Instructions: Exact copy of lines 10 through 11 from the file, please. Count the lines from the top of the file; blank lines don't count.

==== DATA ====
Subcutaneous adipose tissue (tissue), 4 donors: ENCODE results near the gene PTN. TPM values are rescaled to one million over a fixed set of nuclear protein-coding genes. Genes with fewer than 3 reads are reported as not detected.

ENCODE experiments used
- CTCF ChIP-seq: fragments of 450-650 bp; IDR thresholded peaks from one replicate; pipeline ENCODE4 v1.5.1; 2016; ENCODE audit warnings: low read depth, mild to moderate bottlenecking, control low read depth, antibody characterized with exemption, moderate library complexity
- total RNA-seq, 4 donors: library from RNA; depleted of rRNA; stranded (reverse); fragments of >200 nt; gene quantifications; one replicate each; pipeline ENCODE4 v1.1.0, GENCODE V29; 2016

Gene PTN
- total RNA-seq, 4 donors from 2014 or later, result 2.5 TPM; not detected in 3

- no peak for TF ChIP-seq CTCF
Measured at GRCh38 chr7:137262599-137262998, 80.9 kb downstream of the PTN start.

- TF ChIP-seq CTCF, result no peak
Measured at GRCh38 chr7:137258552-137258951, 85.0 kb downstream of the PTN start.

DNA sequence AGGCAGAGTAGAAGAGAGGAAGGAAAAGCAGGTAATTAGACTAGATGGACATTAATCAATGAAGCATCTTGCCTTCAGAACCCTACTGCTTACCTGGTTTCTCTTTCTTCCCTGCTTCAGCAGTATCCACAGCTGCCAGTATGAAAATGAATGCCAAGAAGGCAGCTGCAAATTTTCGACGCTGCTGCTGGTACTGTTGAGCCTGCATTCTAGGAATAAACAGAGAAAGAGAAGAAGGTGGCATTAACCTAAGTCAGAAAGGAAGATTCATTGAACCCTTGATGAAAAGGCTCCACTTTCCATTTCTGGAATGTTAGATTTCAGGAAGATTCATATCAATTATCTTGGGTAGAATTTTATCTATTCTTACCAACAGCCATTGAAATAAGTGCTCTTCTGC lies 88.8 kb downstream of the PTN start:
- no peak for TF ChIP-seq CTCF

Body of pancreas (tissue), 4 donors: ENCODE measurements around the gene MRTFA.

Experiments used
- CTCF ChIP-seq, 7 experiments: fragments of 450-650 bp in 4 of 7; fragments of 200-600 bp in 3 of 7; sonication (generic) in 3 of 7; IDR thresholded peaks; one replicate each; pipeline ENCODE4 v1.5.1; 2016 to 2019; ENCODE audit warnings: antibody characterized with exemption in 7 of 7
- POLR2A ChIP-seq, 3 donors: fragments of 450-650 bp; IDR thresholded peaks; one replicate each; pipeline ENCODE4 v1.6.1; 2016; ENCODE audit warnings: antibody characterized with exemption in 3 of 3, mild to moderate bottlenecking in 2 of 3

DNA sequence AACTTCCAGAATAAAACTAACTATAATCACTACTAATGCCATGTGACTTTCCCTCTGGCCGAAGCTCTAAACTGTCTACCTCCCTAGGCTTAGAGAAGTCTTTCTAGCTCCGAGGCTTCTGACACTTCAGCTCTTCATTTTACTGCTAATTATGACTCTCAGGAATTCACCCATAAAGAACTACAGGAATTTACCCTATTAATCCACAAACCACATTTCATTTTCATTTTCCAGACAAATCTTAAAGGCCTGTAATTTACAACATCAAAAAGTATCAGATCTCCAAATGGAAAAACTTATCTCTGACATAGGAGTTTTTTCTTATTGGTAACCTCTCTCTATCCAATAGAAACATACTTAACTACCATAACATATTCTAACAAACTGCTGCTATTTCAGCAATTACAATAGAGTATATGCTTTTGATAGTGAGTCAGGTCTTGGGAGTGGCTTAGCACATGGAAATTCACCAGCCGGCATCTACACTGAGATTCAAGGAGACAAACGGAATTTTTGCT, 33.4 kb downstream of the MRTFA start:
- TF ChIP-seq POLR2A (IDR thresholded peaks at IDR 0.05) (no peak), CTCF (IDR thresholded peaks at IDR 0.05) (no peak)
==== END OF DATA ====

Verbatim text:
Measured at GRCh38 chr7:137258552-137258951, 85.0 kb downstream of the PTN start.

DNA sequence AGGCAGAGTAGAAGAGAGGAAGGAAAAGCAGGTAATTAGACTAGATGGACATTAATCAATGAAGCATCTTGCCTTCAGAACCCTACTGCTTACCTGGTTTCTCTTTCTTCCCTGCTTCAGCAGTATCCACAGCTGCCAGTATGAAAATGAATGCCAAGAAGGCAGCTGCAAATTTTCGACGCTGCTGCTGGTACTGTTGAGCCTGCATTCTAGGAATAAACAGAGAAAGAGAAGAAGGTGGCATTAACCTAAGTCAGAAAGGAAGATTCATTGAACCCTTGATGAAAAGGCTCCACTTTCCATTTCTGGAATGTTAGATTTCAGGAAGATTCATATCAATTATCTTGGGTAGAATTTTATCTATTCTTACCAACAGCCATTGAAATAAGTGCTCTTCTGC lies 88.8 kb downstream of the PTN start: